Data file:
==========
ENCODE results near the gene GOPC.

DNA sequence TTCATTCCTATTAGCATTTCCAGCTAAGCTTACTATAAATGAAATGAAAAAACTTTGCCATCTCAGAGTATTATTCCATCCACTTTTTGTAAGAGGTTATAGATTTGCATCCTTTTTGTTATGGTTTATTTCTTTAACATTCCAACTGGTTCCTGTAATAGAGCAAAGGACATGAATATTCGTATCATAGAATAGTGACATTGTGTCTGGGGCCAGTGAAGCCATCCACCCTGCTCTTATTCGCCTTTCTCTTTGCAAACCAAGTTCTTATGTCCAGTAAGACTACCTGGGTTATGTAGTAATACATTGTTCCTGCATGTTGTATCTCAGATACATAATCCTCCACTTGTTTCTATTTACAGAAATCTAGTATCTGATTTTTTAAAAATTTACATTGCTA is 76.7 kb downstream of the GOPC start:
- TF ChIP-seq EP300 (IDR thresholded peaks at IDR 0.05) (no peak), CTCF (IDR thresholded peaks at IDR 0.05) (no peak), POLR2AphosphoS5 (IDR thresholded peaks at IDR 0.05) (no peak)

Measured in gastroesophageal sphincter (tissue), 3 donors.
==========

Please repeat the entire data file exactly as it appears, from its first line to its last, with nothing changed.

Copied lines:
ENCODE results near the gene GOPC.

DNA sequence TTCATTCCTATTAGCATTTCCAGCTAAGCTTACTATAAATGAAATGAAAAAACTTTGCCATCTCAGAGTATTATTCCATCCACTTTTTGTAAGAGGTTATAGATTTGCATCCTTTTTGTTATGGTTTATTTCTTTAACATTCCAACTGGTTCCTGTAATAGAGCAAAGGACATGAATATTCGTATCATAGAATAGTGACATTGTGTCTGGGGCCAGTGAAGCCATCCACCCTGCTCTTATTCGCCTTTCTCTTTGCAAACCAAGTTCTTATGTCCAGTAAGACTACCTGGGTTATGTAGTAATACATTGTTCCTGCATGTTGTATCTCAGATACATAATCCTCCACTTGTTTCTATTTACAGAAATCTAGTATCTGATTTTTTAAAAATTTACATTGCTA is 76.7 kb downstream of the GOPC start:
- TF ChIP-seq EP300 (IDR thresholded peaks at IDR 0.05) (no peak), CTCF (IDR thresholded peaks at IDR 0.05) (no peak), POLR2AphosphoS5 (IDR thresholded peaks at IDR 0.05) (no peak)

Measured in gastroesophageal sphincter (tissue), 3 donors.